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Abstract. In Secure Message Transmission (SMT) problem, a sender S is connected to a receiver R through N node disjoint bidirectional paths in the network, t of which are controlled by an adversary with unlimited computational power. S wants to send a message m to R in a reliable and private way. It is proved that SMT is possible if and only if N ≥ 2t+1. In Reliable Message Transmission (RMT) problem, the network setting is the same and the goal is to provide reliability for communication, only. In this paper we focus on 1round δRMT and (0, δ)SMT where the chance of protocol failure (receiver cannot decode the sent message) is at most δ, and in the case of SMT, privacy is perfect. We propose a new approach to the construction of 1round δRMT and (0, δ)SMT for all connectivities N ≥ 2t + 1, using list decodable codes and message authentication codes. Our concrete constructions use folded ReedSolomon codes and multireceiver message authentication codes. The protocols have optimal transmission rates and provide the highest reliability among all known comparable protocols. Important advantages of these constructions are, (i) they can be adapted to all connectivities, and (ii) have simple and direct security (privacy and reliability) proofs using properties of the underlying codes, and δ can be calculated from parameters of the underlying codes. We discuss our results in relation to previous work in this area and propose directions for future research. 1
Variety Evasive Sets
"... We give an explicit construction of a large subset S ⊂ F n, where F is a finite field, that has small intersection with any affine variety of fixed dimension and bounded degree. Our construction generalizes a recent result of Dvir and Lovett (STOC 2012) who considered varieties of degree one (that i ..."
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We give an explicit construction of a large subset S ⊂ F n, where F is a finite field, that has small intersection with any affine variety of fixed dimension and bounded degree. Our construction generalizes a recent result of Dvir and Lovett (STOC 2012) who considered varieties of degree one (that is, affine subspaces). 1
Steganography in Audio Files by Entropy using FEC as Reed –Solomon of VOIP Streams
"... In this paper introduce a novel technique to identify the voice (active frames) and silent regions (inactive frames) of a speech stream very much suitable for VoIP calls. Thus here the proposed a better voice activity detection based on the entropy algorithm. Highcapacity steganography algorithm fo ..."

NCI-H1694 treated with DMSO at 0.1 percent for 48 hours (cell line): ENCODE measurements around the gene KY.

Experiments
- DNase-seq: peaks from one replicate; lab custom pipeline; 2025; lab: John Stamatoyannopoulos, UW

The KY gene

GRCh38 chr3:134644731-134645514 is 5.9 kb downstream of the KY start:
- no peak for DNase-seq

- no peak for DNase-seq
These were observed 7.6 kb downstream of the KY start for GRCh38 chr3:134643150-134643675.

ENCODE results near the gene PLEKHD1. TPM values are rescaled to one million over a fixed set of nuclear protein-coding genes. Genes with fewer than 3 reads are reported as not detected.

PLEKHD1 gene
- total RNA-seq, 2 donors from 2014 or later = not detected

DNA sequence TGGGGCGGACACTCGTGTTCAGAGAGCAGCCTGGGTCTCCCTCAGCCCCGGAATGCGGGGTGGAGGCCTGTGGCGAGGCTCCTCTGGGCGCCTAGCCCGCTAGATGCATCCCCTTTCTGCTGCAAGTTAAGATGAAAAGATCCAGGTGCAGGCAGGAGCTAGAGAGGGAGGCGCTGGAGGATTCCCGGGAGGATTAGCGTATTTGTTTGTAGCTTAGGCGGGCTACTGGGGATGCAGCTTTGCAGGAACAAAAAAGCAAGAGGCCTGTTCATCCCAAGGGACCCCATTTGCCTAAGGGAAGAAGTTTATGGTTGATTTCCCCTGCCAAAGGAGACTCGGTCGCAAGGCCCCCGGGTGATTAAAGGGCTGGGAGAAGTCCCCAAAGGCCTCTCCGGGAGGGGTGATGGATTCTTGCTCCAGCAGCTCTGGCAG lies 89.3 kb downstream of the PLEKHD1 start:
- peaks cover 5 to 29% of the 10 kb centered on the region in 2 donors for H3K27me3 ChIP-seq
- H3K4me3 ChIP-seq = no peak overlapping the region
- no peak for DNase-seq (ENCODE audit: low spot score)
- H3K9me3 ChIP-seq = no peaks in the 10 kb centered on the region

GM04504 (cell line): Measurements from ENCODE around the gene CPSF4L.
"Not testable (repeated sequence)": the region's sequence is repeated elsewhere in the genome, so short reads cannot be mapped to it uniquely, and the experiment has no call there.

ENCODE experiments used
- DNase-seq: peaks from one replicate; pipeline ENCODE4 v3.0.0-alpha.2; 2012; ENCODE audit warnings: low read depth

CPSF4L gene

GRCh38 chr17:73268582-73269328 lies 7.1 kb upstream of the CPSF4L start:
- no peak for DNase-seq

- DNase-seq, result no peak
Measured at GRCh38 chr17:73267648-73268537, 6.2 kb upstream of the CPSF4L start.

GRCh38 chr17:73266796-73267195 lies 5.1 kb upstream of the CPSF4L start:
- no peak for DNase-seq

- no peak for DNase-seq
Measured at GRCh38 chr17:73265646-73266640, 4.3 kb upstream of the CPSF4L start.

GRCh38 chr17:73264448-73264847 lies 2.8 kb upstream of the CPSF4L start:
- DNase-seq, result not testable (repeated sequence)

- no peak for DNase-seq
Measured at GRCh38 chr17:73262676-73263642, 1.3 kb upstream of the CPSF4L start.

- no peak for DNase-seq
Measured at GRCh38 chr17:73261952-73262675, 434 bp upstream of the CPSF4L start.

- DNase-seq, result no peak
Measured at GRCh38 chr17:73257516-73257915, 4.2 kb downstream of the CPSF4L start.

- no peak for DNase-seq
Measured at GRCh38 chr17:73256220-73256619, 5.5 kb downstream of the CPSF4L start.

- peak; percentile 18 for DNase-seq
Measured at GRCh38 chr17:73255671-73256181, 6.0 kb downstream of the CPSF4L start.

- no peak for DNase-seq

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In this paper introduce a novel technique to identify the voice (active frames) and silent regions (inactive frames) of a speech stream very much suitable for VoIP calls. Thus here the proposed a better voice activity detection based on the entropy algorithm. Highcapacity steganography algorithm for embedding data in the inactive frames.Then inactive frames are encoded by G.723.1 source codec, which is used extensively in Voice over Internet Protocol (VoIP).As the data embedding capacity is very high on inactive frames of the audio signals than in the active frames. Entropy based Voice Activity Detection algorithms for VoIP applications can save bandwidth by filtering the frames that do not contain speech.On evaluating the proposed approach with the existing methods, our approach yield a better saving in bandwidth, yet maintaining high capacity of data embedding. yet maintaining good quality of the speech streams and then finally using forward error correcting code as ReedSolomon codes. It can be used as encoder and decoder. By using ReedSolomon code, data losses occur in the transmission can be detected and recovered by adding extra information (redundancy) to the original data. Key words
SPECIAL ISSUE: APPROXRANDOM 2012 Extractors for Polynomial Sources over Fields of Constant Order and Small Characteristic ∗
, 2012
"... Abstract: A polynomial source of randomness over Fn q is a random variable X = f (Z) where f is a polynomial map and Z is a random variable distributed uniformly over Fr q for some integer r. The three main parameters of interest associated with a polynomial source are the order q of the field, the ..."
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Abstract: A polynomial source of randomness over Fn q is a random variable X = f (Z) where f is a polynomial map and Z is a random variable distributed uniformly over Fr q for some integer r. The three main parameters of interest associated with a polynomial source are the order q of the field, the (total) degree D of the map f, and the baseq logarithm of the size of the range of f over inputs in Fr q, denoted by k. For simplicity we call X a (q,D,k)source. Informally, an extractor for (q,D,k)sources is a function E: Fn q → {0,1} m such that the distribution of the random variable E(X) is close to uniform over {0,1} m for any (q,D,k)source X. Generally speaking, the problem of constructing extractors for such sources becomes harder as q and k decrease and as D increases. A rather large number of recent ∗A conference version of this paper appeared in the Proceedings of RANDOM 2012 [1]. † Supported by funding from the European Community’s Seventh Framework Programme (FP7/20072013) under grant agreement number 240258. ‡ Supported by funding from the European Community’s Seventh Framework Programme (FP7/20072013) under grant agreement number 240258.